art of why S&P 500 earnings per share has been rising has nothing to do with earnings and everything to do with the amount of shares outstanding in the market.
As companies buy back stock, reducing the number of shares outstanding, the ratio of earnings per share naturally increases.
Miller Tabak chief economic strategist Andrew Wilkinson gives a simple reminder of why investors love stock buybacks in a note to clients this morning: holding those companies tends to be much more profitable than holding the broader index itself.
The S&P 500 Buyback Index is up 250% since December 31, 1999, while the S&P 500 is up only 20%, as the chart above illustrates.
The buyback index is comprised of the 100 companies in the S&P 500 with the highest buyback ratio — cash paid for the buying-back of common stock divided by the total market capitalisation of common stock — over the preceding four quarters.
Wilkinson breaks down the popularity of share buybacks by sector:
The sector that over the period 2011-October 2013 has performed best within the buyback index is the financial sector. Repurchases by 18 financial names within the index has restricted the available pool of equity outstanding to investors by 10%. During that time shares of those companies have increased on average by 71.%. By contrast the next best performing sector is the industrials space, where supply has only been restricted by a mere 1%. Share prices amongst 11% of the buyback index have advanced by 66% since the start of 2011.
Four sectors have witnessed a double-digit pace of share buyback (financials, consumer discretionary, basic materials and telecom). However, the telecommunication services sector, which is represented by only one company, is the worst performer within the sector space (but not across companies). The average gain over this near-three-year period amongst these sectors is 50% while the S&P 500 index is higher by 40%. Only IT and telecom failed to match the gain of the broad S&P 500 index.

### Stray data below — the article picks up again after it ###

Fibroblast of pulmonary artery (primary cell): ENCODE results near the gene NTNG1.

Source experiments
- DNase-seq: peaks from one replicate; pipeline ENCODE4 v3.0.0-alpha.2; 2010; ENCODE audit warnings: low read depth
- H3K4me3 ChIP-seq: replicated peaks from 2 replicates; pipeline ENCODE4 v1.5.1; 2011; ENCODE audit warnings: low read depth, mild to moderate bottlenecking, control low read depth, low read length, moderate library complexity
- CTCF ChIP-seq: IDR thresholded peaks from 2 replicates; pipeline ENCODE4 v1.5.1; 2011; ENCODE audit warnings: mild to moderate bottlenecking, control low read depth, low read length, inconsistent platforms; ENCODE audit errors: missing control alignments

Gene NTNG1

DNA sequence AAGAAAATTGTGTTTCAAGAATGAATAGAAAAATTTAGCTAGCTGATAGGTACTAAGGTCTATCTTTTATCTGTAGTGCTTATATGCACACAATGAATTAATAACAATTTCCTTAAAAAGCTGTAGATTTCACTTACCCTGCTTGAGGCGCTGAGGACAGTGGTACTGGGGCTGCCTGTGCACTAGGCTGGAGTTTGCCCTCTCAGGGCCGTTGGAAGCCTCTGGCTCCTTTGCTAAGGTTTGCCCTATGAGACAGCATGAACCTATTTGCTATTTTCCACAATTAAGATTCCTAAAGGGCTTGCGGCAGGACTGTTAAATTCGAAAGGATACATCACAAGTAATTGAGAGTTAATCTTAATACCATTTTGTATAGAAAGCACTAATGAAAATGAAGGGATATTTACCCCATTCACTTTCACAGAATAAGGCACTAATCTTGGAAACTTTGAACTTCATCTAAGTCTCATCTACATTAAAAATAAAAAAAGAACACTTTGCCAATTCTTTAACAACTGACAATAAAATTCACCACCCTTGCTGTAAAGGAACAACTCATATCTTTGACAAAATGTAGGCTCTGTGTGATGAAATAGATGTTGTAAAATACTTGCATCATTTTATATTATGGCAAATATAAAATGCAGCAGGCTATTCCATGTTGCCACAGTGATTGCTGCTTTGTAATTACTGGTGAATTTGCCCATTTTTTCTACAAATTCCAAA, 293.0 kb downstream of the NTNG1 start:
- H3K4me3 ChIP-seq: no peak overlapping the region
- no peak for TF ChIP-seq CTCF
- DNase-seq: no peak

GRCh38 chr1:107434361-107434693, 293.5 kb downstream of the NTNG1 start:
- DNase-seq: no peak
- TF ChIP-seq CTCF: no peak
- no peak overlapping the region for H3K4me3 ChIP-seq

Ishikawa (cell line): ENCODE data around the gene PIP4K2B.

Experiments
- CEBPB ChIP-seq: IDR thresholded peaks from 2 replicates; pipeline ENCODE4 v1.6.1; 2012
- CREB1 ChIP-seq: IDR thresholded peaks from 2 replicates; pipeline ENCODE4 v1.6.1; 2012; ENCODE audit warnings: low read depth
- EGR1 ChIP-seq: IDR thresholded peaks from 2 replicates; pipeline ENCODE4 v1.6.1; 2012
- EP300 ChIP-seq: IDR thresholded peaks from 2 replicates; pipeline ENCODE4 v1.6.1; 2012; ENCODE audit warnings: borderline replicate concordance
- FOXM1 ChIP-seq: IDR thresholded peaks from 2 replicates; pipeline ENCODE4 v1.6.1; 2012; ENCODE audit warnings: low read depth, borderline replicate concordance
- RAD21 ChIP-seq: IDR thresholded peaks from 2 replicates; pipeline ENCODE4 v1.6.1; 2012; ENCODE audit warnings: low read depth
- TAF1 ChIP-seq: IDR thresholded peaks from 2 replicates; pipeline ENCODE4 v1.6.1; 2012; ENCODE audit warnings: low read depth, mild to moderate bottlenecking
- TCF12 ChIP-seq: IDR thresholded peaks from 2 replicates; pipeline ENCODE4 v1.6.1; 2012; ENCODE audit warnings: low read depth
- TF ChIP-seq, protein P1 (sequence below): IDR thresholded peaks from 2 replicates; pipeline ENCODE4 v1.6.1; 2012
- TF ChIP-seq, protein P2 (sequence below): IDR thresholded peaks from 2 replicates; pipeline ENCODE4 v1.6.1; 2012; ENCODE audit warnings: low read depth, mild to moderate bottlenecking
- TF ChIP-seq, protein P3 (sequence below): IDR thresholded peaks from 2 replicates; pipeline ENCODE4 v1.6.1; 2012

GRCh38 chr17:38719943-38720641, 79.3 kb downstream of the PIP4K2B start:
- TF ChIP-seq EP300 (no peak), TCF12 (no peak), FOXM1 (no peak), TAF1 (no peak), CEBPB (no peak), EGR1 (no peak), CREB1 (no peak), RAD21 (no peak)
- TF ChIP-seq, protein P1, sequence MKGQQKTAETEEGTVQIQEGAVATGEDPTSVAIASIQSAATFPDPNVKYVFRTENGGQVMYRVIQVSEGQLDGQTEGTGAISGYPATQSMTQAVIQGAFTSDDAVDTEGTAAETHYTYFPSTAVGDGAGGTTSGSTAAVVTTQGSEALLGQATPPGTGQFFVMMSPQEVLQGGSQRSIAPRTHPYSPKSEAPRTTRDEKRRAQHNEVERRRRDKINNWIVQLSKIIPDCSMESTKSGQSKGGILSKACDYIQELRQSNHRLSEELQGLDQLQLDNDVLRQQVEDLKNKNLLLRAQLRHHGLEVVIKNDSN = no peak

With the exception of the sole company purporting to represent the telecom sector, each group beat the overall sector in terms of performance. The only close shave was the discretionary sector where buyback names beat the group of non-buyback companies by the narrowest margin.
“One available ETF that attempts to isolate the performance of companies reducing the available supply of shares outstanding is the PowerShares Buyback Achievers (Ticker: PKW),” says Wilkinson. “While the S&P buyback index has increased by 57% over the near-three year period under our microscope, this exchange traded fund has risen in value by 54%.”
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